Scenes From Friday's QueerBomb Dallas Rally.
Friday's rally wasn't a first for the alternative Dallas pride group QueerBomb. Not by a longshot. This group — a local offshoot of the Austin-launched concept and an entity “dedicated to creative, genderfucked demonstration of our disruptive bodies and queer minds” — has been throwing these things for some time now.
But after Friday's Supreme Court ruling that guaranteed same-sex marriage rights, Quuerbomb's already-scheduled Friday evening gathering in Oak Cliff certainly felt unique, what with its expected celebratory tone.
Needless to say, the entire block of Cedar Springs was also raging, with flags being waved everywhere and an entire community in high spirits. Most have been waiting for this opportunity for years, and with the morning's news came a big weight off everyone's shoulders. More than just about marriage equality, the ruling also bore implications regarding the acceptance of the gay community by those around them.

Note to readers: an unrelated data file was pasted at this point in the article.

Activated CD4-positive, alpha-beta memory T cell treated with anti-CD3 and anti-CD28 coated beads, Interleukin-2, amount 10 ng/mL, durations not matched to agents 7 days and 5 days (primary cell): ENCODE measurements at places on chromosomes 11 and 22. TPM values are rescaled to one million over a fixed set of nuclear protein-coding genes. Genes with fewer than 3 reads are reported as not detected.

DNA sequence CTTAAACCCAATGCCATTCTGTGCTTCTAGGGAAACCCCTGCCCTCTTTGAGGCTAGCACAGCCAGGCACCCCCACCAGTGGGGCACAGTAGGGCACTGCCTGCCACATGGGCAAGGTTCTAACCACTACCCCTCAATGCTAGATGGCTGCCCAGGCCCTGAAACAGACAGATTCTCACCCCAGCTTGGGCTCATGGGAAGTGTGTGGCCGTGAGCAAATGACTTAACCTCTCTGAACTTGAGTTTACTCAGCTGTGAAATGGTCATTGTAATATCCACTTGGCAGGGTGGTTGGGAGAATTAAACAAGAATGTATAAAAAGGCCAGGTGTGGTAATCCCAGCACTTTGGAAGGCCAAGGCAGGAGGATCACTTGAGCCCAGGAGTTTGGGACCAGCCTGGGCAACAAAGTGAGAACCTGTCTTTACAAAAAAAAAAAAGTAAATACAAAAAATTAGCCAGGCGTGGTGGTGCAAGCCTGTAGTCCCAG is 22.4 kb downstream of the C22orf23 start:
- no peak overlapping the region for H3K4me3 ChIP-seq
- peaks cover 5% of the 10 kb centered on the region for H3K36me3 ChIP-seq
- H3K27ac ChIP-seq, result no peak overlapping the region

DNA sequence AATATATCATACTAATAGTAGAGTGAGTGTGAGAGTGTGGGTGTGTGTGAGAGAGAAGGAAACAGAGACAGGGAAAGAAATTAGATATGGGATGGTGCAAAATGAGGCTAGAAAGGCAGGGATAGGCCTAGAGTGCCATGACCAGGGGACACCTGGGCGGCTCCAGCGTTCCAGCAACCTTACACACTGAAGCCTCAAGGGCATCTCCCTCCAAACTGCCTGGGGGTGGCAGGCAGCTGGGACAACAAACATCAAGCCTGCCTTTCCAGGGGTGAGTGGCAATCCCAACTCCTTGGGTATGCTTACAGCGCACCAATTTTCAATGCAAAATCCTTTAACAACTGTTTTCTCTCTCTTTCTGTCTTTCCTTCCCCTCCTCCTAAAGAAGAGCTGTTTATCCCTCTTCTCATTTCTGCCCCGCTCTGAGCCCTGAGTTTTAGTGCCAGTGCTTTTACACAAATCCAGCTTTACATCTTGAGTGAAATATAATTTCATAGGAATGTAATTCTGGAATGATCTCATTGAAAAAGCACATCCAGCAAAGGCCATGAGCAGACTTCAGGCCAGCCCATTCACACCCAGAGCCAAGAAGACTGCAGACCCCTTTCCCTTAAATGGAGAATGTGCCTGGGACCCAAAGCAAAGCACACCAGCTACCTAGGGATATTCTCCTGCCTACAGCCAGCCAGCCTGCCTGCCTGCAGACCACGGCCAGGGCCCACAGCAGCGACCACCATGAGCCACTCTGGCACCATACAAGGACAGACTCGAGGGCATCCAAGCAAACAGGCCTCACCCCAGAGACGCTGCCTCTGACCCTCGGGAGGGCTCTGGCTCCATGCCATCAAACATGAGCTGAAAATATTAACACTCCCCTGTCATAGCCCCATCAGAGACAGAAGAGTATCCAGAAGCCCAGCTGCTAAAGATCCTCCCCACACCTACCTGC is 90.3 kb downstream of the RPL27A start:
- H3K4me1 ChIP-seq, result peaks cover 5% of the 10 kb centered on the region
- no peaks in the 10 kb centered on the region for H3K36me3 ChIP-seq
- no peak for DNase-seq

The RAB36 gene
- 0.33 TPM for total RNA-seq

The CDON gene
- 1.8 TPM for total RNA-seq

And, historically, that's what these QueerBomb events have been about — banding together to help those around them understand and accept their lifestyle. The group's Lake Cliff Park rally and Texas Theatre-held after-party certainly bore plenty of that.
Starting at 7 p.m., speakers like Carlos Seanz, Jay Rio Ellers, Hardy Haberman, Drew Riley, Zandra Ellis and Carmarion Anderson drew the crowd to a hush, touching on equality, the news of the morning and acceptance, all the while passersby honked their horns and waved in support. Not even one jackass flipping the crowd the bird from the back of a Cadillac could do much to dampen the crowd's mood or soften its smiles. No, not in the least. The flags just kept right on waving.
From there, the party kept rolling over to the Texas Theatre where a close-knit crowd enjoyed a drag show hosted by Nikki Trash. That one featured performances from Sapphire De La Noche, Pony Keg, Kitty Sangria (from Austin), Wrebel Dayze, Alana Summers and Daphne Rio, who together had no trouble keeping everyone well entertained.
That party was a fun time, to be sure. But, more than that, it was a happy time — and one that's been a long time coming.